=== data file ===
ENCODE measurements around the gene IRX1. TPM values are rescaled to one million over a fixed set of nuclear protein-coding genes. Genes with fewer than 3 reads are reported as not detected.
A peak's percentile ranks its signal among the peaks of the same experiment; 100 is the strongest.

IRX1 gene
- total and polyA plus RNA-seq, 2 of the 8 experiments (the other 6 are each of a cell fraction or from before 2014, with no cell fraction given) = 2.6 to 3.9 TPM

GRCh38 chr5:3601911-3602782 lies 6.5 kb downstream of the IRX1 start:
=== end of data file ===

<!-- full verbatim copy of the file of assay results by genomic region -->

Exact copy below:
ENCODE measurements around the gene IRX1. TPM values are rescaled to one million over a fixed set of nuclear protein-coding genes. Genes with fewer than 3 reads are reported as not detected.
A peak's percentile ranks its signal among the peaks of the same experiment; 100 is the strongest.

IRX1 gene
- total and polyA plus RNA-seq, 2 of the 8 experiments (the other 6 are each of a cell fraction or from before 2014, with no cell fraction given) = 2.6 to 3.9 TPM

GRCh38 chr5:3601911-3602782 lies 6.5 kb downstream of the IRX1 start: